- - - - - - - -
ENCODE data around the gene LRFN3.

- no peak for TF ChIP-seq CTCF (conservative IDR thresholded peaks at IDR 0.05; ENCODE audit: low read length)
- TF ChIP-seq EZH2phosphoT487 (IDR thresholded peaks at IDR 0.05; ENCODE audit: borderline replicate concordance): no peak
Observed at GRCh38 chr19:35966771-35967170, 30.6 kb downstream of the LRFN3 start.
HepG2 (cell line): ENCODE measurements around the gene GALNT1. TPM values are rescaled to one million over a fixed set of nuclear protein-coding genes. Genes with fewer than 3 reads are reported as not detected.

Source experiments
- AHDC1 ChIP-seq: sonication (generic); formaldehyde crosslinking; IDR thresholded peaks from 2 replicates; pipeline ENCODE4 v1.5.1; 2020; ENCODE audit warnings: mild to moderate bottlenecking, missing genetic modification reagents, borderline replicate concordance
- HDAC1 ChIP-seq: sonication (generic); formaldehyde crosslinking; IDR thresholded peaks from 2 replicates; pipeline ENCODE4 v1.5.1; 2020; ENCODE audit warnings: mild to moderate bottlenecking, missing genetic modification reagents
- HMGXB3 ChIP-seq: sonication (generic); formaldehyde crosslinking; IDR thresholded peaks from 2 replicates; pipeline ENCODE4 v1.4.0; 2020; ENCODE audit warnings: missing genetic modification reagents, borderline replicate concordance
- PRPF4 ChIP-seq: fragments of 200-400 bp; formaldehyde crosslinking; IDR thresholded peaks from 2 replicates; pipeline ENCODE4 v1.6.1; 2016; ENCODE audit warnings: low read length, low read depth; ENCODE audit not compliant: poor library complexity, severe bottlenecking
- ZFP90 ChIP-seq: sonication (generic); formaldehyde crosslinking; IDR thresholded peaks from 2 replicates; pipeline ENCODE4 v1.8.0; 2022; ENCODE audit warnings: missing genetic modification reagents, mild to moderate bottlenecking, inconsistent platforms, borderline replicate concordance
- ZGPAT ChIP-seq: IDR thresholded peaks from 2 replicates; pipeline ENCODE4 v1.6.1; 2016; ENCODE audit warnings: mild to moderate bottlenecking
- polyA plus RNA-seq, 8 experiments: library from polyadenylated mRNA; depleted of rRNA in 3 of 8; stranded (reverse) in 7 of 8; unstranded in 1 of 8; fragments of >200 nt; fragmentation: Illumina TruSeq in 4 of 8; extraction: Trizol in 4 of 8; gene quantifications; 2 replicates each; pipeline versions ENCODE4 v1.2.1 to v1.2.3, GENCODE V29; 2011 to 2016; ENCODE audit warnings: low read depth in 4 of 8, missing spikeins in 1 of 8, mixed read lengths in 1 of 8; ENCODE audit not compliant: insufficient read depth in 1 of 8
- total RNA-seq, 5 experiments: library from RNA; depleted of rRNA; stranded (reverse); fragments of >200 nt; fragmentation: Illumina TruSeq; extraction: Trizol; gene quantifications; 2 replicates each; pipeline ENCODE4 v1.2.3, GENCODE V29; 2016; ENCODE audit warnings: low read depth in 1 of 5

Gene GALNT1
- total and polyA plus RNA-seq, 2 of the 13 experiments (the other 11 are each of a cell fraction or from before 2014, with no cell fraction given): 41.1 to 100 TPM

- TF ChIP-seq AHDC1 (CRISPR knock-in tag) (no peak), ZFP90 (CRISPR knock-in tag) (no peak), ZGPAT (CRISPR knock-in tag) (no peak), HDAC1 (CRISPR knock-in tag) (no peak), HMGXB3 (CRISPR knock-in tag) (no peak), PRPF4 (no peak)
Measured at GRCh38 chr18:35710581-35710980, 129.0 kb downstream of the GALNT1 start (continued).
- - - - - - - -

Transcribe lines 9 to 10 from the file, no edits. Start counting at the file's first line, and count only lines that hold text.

- HMGXB3 ChIP-seq: sonication (generic); formaldehyde crosslinking; IDR thresholded peaks from 2 replicates; pipeline ENCODE4 v1.4.0; 2020; ENCODE audit warnings: missing genetic modification reagents, borderline replicate concordance
- PRPF4 ChIP-seq: fragments of 200-400 bp; formaldehyde crosslinking; IDR thresholded peaks from 2 replicates; pipeline ENCODE4 v1.6.1; 2016; ENCODE audit warnings: low read length, low read depth; ENCODE audit not compliant: poor library complexity, severe bottlenecking